Articles & News Tagged “Environment”
Florida policeman stops traffic to save turtle hatchlings
Sarasota policeman Derek Conley was on patrol at 1 a.m. last Saturday when he found turtle hatchlings in a hotel parking lot. He and passers-by gathered them into a box and then released them into the water. The officer was forced to stop traffic several times in order to do so and he estimates that some 90-100 turtles were saved. (Image by Sarasota police)
Scubazoo produces new educational videos
Thresher sharks stun prey with tail slaps
A paper in the journal PLoS ONE about the hunting strategies of pelagic thresher sharks (Alopias pelagicus) has shown that the animals do use their tales to stun prey. The behavior was investigated at Pescador Island in the Philippines over 5 months in 2010, using a video camera to record the predation. (Image from Shutterstock)
Japan in the dock: Australia and New Zealand go to court over whaling
A hearing is currently underway in the International Court of Justice (ICJ), The Hague, Netherlands which will rule over Japan’s use of a “scientific” rationale for continuing whaling in the Southern Oceans. Australia brought the case against Japan in the ICJ, which is highest court in the world. Historically, Japan has justified its whaling by using Article VIII of the International Convention for the Regulation of Whaling which allows for the harvesting of animals for research purposes.
Federal government denies protection to great white sharks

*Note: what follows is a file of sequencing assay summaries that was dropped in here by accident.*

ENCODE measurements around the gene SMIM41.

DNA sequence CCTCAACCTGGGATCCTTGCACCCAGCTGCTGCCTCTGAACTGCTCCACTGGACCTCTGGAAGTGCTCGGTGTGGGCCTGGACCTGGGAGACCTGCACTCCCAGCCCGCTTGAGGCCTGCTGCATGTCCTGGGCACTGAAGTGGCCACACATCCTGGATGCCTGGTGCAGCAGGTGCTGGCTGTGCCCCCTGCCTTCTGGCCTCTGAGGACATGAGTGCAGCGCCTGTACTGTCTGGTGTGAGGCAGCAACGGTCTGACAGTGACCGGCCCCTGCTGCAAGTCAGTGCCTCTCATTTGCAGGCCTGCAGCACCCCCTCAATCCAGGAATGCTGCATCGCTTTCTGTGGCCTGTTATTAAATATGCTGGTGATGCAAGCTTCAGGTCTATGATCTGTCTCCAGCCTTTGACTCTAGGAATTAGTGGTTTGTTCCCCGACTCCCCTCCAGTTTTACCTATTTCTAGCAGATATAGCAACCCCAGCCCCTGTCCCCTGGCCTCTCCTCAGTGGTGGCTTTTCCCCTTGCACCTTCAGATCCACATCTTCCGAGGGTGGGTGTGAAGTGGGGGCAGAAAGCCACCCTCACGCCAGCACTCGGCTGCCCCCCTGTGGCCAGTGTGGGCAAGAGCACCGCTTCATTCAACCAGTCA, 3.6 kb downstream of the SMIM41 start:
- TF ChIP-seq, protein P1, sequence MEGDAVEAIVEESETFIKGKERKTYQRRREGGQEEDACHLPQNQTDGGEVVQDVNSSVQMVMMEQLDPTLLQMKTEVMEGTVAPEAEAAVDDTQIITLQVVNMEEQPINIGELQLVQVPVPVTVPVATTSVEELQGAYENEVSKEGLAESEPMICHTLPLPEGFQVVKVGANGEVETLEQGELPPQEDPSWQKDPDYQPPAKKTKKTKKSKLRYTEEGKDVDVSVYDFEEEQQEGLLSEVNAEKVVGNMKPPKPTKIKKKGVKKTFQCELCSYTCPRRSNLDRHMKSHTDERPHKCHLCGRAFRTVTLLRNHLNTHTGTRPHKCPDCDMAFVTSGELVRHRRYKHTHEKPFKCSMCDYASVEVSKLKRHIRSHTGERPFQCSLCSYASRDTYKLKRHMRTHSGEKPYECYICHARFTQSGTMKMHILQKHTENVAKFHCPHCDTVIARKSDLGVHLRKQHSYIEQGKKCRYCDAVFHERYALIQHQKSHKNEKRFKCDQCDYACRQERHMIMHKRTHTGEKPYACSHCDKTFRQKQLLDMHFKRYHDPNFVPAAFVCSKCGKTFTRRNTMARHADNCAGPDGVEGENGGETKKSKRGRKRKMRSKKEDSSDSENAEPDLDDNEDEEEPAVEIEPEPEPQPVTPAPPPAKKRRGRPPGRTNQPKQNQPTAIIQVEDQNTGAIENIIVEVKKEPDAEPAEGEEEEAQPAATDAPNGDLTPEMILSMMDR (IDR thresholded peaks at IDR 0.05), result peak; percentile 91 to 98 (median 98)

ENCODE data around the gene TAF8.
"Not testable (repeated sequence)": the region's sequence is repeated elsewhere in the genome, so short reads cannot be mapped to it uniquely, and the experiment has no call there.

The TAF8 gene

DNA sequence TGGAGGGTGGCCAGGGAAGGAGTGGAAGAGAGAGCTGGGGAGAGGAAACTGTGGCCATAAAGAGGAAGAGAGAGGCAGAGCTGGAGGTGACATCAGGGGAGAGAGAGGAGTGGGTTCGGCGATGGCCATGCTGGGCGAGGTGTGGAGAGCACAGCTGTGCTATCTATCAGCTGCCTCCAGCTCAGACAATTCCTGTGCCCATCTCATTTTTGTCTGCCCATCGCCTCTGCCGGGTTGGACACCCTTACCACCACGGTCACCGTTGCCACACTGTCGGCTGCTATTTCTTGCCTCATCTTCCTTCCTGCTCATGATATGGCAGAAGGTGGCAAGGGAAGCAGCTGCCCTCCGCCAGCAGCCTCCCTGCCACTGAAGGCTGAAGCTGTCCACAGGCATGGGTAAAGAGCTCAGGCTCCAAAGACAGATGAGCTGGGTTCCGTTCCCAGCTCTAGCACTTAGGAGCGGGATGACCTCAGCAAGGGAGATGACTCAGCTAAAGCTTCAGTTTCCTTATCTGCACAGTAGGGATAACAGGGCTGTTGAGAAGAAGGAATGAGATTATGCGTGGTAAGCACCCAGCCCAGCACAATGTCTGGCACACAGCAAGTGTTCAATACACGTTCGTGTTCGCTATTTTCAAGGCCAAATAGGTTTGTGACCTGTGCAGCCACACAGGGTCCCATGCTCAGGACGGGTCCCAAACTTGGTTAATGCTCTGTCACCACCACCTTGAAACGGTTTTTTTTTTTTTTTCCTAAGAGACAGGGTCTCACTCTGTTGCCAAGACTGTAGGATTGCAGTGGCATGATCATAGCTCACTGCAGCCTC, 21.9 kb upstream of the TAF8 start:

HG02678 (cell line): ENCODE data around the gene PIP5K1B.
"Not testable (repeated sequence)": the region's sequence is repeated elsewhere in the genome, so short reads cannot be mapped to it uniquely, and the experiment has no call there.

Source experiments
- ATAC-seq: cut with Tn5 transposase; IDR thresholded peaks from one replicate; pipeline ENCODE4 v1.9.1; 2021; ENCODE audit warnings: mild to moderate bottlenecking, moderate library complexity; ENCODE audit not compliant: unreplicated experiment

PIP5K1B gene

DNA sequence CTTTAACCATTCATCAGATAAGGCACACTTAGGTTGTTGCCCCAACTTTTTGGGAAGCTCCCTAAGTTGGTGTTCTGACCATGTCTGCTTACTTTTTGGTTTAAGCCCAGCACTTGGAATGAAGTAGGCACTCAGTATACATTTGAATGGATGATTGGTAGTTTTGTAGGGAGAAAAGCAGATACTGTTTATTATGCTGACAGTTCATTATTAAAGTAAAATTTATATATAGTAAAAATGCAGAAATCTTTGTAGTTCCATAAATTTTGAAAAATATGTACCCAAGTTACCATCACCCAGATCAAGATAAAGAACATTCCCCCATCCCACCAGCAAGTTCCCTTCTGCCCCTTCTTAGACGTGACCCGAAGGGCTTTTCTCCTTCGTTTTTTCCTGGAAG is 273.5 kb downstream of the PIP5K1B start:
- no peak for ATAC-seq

The U.S. Federal National Marine Fisheries Service (NMFS) has declined to protect great white sharks (Carcharodon carcharias) off the coast of California under the Endangered Species Act. This was despite there being significant scientific evidence that the Californian populations consists of less than 350 animals. (Image from Shutterstock)
Lionfish found at depth off Florida
The submersible Antipodes has just found significant concentrations of invasive lionfish (Pterois sp.) at depths of between 100 and 265 ft off Fort Lauderdale, Florida. The fish are very efficient predators and since 1985, when they were first sighted in Florida, have been out-competing native species for prey.
NOAA proposal weakens state shark finning statutes
A proposal by the US National Oceanic and Atmospheric Administration (NOAA) on the implementation of the 2010 Shark Conservation Act has the potential to weaken existing state laws on finning. The majority of the state legislation is more restrictive than the Act’s and also focus on trade in shark fin and some feel that the new law will weaken the U.S.A.’s leadership in shark conservation. (Image from Shutterstock)
New study estimates manta ray tourism at $140 million
A study published in the Public Library of Science (PLOS) ONE journal has quantified the revenue that is accrued from tourism related activities associated with manta rays. In the 23 countries in which manta ray watching operations met the study’s criteria, direct revenue to dive operators from manta ray dives and snorkels is estimated at over US$73 million annually and direct economic impact, including associated tourism expenditures, at US$140 million annually.
EU closes finning loophole
As reported in the forums, the EU has closed a loophole that allowed crews with Special Fishing Permits (SFPs) to continue landing shark fins without the carcass. Up until now, EU vessels have been estimated to be responsible for 27% of the fins in the Hong Kong markets. (Image from Shutterstock)